Methods for voluntary weight loss and control. NIH Technology Assessment Conference Panel

Ann Intern Med. 1992 Jun 1;116(11):942-9. doi: 10.7326/0003-4819-116-11-942.


One quarter to one third of Americans are overweight; as many as 40% of women and 24% of men are trying to lose weight at any given time; many have tried a variety of methods, such as diets, exercise, behavior modification, and drugs. In controlled settings, participants who remain in weight loss programs usually lose approximately 10% of their weight. However, one third to two thirds of the weight is regained within 1 year, and almost all is regained within 5 years. For many overweight persons, achieving and maintaining a healthy weight is a lifelong challenge. Successful weight loss improves several cardiovascular risk factors and diabetic control; effects on mortality are not clear. Several epidemiologic studies have found that weight loss is associated with increased mortality but the reasons for weight loss were not known. Survey data also confirm that many Americans who are not overweight, particularly young women, are trying to lose weight, which may have adverse physical and psychological consequences. Because of the importance of these issues, research on weight and on weight loss and control should assume a high priority on the nation's health agenda.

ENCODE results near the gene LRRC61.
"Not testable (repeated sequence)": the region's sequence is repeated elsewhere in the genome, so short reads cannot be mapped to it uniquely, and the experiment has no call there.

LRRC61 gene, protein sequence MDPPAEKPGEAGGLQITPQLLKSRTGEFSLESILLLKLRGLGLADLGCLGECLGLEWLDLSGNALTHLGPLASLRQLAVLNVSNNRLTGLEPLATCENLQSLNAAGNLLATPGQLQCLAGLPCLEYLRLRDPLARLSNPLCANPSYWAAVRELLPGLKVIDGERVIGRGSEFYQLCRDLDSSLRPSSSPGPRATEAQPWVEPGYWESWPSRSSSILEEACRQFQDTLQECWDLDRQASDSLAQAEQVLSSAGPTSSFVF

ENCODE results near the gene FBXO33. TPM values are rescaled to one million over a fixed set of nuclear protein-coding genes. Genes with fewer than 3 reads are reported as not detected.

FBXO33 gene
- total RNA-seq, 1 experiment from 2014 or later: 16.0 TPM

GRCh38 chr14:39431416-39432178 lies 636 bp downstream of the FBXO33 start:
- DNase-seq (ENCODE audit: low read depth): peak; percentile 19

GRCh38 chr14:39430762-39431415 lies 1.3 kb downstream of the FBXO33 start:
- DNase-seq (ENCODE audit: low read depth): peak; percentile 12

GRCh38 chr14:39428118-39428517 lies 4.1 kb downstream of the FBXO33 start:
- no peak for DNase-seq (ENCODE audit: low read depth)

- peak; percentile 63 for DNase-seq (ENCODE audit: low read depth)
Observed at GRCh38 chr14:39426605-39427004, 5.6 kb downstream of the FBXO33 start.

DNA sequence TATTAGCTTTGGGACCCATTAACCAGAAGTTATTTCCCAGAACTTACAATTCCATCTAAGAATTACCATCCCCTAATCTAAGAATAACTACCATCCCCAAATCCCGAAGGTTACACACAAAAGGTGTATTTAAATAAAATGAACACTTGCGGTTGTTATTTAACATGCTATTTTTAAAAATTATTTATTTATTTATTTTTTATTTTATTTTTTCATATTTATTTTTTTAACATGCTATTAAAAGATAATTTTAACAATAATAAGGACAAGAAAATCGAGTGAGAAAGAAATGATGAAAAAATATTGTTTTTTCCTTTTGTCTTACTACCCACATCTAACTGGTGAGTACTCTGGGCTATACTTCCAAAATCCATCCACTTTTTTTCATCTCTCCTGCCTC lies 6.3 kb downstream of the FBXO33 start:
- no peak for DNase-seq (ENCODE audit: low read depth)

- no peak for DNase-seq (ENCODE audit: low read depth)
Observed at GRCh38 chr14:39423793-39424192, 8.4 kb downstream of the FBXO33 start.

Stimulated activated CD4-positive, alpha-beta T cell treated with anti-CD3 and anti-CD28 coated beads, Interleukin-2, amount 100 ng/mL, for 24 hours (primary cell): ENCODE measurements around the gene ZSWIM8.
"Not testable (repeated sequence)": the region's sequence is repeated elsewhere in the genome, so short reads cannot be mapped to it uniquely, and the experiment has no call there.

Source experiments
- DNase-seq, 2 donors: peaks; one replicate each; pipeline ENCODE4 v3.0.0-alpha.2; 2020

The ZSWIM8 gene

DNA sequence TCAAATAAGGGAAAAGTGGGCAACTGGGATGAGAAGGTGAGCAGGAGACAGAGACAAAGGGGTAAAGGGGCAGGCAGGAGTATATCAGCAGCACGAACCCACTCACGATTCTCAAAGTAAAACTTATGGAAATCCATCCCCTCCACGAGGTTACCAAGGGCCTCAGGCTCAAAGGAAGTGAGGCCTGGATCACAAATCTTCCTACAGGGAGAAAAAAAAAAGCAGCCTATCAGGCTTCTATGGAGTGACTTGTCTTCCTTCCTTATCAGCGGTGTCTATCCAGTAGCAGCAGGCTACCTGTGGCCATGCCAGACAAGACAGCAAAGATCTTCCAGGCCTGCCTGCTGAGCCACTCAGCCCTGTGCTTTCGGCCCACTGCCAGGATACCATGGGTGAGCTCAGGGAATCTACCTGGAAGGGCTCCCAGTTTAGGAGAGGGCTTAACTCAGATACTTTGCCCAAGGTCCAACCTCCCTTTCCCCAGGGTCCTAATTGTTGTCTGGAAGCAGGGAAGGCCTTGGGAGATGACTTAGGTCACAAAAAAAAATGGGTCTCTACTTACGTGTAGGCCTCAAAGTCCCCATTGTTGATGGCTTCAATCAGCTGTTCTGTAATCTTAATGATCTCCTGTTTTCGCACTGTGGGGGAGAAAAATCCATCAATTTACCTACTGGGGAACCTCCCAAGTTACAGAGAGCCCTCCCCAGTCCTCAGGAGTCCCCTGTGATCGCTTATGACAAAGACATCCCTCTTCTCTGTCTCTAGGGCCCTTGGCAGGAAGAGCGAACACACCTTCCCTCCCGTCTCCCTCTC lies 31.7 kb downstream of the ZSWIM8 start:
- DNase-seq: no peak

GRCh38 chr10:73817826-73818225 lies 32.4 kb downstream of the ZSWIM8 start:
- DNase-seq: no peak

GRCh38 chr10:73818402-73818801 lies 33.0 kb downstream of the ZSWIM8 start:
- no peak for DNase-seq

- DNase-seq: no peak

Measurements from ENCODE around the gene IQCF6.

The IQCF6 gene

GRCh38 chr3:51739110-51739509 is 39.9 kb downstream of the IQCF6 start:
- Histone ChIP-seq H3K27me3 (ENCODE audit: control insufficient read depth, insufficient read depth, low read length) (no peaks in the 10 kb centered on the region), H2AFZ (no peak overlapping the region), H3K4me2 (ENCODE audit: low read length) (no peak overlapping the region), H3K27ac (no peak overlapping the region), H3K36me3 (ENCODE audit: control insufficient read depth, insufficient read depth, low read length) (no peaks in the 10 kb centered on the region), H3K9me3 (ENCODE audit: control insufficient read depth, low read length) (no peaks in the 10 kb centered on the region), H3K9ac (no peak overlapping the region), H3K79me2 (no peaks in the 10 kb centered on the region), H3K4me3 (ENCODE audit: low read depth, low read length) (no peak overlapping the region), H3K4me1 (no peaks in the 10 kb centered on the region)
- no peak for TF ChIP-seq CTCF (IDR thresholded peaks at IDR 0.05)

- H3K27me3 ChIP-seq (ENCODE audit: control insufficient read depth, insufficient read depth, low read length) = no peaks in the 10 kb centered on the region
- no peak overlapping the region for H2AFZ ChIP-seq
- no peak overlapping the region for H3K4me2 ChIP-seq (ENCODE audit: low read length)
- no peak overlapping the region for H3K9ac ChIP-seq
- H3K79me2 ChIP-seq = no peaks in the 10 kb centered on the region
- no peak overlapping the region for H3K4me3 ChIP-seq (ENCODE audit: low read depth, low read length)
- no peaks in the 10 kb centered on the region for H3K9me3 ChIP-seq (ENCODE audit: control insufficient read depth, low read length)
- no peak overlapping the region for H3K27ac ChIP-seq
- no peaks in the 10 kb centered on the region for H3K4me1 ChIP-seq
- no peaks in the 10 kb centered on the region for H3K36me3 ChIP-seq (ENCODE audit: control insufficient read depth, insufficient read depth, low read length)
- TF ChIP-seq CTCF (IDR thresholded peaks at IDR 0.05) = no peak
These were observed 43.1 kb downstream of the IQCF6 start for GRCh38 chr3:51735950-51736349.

Publication types

  • Consensus Development Conference
  • Consensus Development Conference, NIH
  • Review

MeSH terms

  • Adult
  • Female
  • Humans
  • Male
  • Obesity / complications
  • Obesity / epidemiology
  • Obesity / therapy*
  • United States / epidemiology
  • Weight Loss*